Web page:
This morning, I read a piece on investments in the food industry from a panel at the Future Food-Tech Conference held last week in San Francisco. According to panelists, with investments into food industry technology doubling in 2021 to $13.8B, there is still much room for additional investment as cutting-edge technology is required to explore new opportunities in the food and beverage segments. One panelist even estimated that in the category of alternative proteins alone, another trillion dollars-worth of infrastructure needs to be built to meet the demand that exists.
While I absolutely understand the need for this investment, I’m more concerned about the day-to-day operations and what it takes to get product out the door TODAY and into the retail supply chain. I’m referring to service technicians in the plant or with the OEMs, and more importantly the growing need for all of us to recruit young people into these roles. This was a problem even before the pandemic, but now with many baby-boomers having opted to retire, the situation has become critical.
According to a pre-pandemic survey conducted to nearly 40,000 employers in Europe back in 2018, 70% of service organizations claimed that they will be burdened by a retiring workforce within 5 to 10 years. Let’s see, that was four years ago and prior to a pandemic that would take many older workers out of the workforce. I don’t think you need to be Nostradamus to see that the situation is even worse now than it was when the results for that survey was written.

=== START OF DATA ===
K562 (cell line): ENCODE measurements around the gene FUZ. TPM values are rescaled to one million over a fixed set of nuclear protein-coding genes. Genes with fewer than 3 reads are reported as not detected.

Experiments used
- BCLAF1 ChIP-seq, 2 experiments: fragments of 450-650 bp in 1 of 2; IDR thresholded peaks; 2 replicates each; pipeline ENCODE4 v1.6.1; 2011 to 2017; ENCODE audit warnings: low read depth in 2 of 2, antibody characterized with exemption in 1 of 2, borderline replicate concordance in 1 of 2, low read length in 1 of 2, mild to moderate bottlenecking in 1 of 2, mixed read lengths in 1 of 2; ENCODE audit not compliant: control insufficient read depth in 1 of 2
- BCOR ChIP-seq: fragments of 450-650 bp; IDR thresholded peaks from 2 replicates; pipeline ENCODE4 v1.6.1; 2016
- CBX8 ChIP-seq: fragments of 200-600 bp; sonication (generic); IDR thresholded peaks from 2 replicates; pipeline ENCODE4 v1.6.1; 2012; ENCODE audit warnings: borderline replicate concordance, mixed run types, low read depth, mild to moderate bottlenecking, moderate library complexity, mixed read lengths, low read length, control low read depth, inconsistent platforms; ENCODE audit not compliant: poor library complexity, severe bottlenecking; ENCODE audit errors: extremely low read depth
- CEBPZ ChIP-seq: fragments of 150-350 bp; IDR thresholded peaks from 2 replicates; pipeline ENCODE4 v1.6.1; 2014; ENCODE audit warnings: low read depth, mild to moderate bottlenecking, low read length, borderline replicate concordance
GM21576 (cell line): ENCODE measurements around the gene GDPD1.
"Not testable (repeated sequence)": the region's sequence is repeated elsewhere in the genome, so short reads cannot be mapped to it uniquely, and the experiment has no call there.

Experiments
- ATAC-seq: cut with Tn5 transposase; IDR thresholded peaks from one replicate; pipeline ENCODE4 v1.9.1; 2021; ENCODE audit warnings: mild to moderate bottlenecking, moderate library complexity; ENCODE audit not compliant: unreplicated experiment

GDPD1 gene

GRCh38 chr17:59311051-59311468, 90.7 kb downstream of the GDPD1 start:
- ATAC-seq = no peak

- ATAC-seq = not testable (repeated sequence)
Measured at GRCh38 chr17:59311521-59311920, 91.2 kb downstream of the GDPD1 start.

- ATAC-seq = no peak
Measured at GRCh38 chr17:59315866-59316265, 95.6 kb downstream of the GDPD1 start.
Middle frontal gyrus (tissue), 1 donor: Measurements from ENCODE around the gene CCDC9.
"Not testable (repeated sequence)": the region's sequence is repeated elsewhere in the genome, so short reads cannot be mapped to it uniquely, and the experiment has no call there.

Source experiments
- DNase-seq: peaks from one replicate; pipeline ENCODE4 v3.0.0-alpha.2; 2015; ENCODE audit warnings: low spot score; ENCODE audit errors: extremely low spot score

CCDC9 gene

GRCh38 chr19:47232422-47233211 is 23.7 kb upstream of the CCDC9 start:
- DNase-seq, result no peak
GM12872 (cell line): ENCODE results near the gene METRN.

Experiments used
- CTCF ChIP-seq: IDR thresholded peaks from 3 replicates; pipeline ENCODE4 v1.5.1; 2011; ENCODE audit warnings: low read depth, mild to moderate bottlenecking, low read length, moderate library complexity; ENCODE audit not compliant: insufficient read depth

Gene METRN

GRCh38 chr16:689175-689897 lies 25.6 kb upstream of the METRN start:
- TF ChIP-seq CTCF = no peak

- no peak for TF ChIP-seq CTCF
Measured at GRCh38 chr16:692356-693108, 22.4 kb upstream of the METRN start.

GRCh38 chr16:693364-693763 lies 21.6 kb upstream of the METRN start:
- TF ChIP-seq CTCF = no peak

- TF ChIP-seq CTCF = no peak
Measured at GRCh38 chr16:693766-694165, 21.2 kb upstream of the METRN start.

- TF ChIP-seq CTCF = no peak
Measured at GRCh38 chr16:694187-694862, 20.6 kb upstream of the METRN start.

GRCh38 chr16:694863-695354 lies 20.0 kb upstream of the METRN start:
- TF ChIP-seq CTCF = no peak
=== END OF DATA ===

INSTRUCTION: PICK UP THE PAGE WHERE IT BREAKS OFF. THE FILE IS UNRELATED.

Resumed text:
Perhaps this is why the FIT (Food Industry Technician) Certification program is taking off and after only a few short years, is undergoing a radical expansion of its campus and class sizes. Students at the Indianapolis campus of Lincoln Tech are watching as their classmates go into the program, and within months are fielding excellent job offers from both food processing CPG firms and their equipment suppliers. Results so far are extremely promising, thanks in large part to the hands-on training these students receive on actual equipment donated from many of the food industry’s bellwether OEM’s. Additionally, these courses are supported by many of the same OEMs who send staff in to talk with the students with the goal of helping them to better understand what a career in the food industry is like and what type of opportunities are out there for them.
Even with the expansion of the FIT program this quarter, it’s going to take a lot more work to truly address this workforce shortage. As FPSA looks to continue growing this program and further expand the classes, we’ll have to keep one eye out for the future. More campuses? More students and teachers? More equipment donations? Check, check and check. It’s all on the table.
I agree with the panel in San Francisco and will be interested in watching how investment flows into the industry for new products and categories. However, even when that investment comes online and is ready to start delivering finished product, who will be there to maintain the equipment? When that day comes, I won’t be surprised to learn that person comes with a FIT certificate.
Any equipment manufacturer or food processor interested in learning more about getting involved in the program should reach out to FPSA President, David Seckman ([email protected]).
Andy Drennan, FPSA SVP